Mulvey said his team really hit high gear midway through the season. Kyle DiCesare, also a standout football player, returned from a broken ankle that sidelined him in the fall.

DiCesare's return gave Portsmouth yet another offensive weapon, and further strengthened a defense that rarely allowed easy buckets.

Undersized big men Charlie Duprey (6-foot-4) and Gregg Tsougranis (6-foot-2) stood tall, especially in the final. Portsmouth's “bigs,” plus DiCesare at 6-foot-2, matched up with Bedford's giant front line.

The Bulldogs boasted three players at least two inches taller than Duprey: Colin McManus (6-foot-10), Trevor Fahmy (6-foot-8) and Roger Larrivee (6-foot-6).

The mismatch never materialized.

“This team felt so much like 2009 to me,” said Mulvey, referring to Portsmouth's previous title-winning team. “It just came together. It felt right. Unselfishness and commitment from all the kids. You just knew the kids were in it for one reason.”

Marc Thaler is a reporter for the New Hampshire Union Leader & Sunday News. He co-hosts the “N.H. High School Sports Show” on Manchester's WGIR-AM 610 and the Seacoast's 96.7 FM every Saturday from 7-9 a.m. Read his “New Hampshire GameDay” blog and follow him on Twitter: @marc_thaler.

83 games and counting for Portsmouth (N.H.)

June, 24, 2011
6/24/11
4:18
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When it seemed clear that the Portsmouth (N.H.) High baseball team was about to extend the program’s winning streak to 83 games by beating St. Thomas Aquinas in last Saturday’s Division II championship game, the conversation in the Northeast Delta Dental press box turned to next season. How good will Portsmouth be in 20102?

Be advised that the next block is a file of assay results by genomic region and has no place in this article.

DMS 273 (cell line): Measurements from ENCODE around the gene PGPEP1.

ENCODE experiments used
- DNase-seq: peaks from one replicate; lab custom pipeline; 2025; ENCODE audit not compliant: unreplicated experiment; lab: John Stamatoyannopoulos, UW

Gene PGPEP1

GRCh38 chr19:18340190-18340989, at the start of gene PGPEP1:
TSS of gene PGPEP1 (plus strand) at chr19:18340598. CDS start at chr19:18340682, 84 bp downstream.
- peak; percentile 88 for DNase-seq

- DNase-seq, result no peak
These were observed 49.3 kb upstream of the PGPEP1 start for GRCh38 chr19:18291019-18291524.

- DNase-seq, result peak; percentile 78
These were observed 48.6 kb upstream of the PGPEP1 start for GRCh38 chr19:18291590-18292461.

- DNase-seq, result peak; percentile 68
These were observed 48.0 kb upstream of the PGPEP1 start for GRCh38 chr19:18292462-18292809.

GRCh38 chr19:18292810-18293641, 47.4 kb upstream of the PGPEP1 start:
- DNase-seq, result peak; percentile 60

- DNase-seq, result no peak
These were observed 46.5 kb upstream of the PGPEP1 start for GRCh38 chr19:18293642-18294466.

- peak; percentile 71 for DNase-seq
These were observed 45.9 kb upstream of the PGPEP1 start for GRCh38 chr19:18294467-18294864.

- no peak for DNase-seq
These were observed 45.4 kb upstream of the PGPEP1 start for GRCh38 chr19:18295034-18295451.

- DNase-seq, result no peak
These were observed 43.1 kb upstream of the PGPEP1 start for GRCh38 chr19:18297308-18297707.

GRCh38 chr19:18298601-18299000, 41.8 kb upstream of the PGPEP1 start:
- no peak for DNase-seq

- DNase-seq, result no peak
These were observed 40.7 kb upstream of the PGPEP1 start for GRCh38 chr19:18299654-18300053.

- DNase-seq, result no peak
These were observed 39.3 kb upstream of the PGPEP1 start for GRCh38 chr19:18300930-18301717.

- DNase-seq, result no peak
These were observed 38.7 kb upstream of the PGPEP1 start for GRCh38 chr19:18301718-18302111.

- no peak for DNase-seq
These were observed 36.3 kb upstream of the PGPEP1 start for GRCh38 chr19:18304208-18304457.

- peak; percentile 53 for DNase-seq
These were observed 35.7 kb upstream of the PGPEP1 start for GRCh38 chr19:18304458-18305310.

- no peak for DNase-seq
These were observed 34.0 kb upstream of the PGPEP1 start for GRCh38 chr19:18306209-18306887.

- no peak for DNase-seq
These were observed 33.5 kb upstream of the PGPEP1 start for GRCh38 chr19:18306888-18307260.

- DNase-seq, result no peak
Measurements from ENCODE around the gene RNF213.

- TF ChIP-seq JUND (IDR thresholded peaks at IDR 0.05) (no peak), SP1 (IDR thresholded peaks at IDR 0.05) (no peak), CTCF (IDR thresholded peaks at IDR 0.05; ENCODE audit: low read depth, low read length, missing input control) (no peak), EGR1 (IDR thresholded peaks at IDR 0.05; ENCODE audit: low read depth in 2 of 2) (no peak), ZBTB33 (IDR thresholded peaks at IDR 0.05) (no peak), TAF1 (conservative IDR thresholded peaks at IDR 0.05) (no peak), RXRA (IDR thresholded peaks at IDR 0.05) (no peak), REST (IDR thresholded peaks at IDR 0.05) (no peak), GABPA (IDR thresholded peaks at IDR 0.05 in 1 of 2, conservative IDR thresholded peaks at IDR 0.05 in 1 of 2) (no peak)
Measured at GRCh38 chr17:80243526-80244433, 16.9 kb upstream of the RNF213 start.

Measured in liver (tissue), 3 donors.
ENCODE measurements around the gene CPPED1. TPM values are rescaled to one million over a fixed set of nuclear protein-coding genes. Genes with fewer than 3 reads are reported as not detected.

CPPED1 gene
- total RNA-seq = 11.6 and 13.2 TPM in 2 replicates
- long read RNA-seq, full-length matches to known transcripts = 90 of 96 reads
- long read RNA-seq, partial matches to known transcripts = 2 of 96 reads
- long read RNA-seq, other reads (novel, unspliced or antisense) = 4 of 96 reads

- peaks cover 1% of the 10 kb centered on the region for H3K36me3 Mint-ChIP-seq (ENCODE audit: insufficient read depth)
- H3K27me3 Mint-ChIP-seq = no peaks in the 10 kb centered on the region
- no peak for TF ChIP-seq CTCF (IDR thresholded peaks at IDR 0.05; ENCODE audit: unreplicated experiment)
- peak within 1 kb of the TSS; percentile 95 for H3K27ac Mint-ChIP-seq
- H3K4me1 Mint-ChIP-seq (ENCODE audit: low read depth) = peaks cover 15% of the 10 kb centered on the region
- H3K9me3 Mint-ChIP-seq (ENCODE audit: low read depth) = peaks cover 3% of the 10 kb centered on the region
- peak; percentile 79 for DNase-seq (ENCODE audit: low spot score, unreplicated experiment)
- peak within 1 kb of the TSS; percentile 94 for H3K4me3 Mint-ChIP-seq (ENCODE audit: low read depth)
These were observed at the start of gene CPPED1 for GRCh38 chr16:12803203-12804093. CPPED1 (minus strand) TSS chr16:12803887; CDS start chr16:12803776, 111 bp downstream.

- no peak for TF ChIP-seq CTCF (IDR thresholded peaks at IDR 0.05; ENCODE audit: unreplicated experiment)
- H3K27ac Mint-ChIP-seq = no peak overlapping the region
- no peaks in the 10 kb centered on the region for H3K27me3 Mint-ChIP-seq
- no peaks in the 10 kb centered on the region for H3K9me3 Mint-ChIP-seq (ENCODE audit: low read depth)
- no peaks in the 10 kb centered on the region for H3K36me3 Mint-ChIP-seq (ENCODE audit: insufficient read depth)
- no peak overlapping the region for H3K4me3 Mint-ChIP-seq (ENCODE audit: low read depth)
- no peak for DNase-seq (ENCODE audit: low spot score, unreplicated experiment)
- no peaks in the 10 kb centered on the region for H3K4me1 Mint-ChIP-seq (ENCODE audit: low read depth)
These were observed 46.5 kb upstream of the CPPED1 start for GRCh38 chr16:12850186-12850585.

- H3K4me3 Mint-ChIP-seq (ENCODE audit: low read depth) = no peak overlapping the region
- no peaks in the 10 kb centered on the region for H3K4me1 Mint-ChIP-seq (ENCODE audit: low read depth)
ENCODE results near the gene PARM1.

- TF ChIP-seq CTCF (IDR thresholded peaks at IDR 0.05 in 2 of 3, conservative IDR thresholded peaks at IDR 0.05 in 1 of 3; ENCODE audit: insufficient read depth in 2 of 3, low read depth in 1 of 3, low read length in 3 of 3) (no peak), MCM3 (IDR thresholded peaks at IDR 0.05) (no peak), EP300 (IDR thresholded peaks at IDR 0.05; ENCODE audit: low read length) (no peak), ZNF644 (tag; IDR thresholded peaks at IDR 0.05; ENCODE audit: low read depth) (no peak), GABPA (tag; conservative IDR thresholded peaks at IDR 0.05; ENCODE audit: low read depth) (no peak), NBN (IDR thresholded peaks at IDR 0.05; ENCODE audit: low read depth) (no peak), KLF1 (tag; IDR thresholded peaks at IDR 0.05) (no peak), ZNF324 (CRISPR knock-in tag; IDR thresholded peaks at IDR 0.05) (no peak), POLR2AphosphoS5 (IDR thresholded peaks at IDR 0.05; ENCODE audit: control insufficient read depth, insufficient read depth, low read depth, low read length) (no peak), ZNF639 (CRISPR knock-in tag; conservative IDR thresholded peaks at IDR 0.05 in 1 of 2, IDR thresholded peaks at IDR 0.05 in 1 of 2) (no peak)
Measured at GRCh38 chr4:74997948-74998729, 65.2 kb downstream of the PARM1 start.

The answer: pretty darn good.

Like most teams, the Clippers will have some significant pieces to replace, but Portsmouth will return most of its starting lineup. The key losses will be starting pitcher Keegan Taylor and center fielder Aidan O’Leary, both of whom have committed to play Division I baseball. Taylor will play for Northeastern, and O’Leary for Manhattan.

“We’ll have a decent nucleus of five or six guys coming back,” Portsmouth coach Tim Hopley said. “When you lose kids like [Taylor] and Aidan O’Leary it’s significant.”

Taylor, who earned the win in Portsmouth’s 9-6 triumph over St. Thomas (Dover), was 10-0 this season and 25-0 during his high school career. O’Leary hit .434 with a team-high 13 stolen bases this season.

Right fielder Quinn McCann, who entered the championship game with a .424 batting average, will also be tough to replace.

Portsmouth will return the following starters: catcher Conor Trefethen, third baseman Matt Feeney, shortstop Billy Hartmann, second baseman Connor McCauley, first baseman Ricky Holt and outfielder Kyle DiCesare.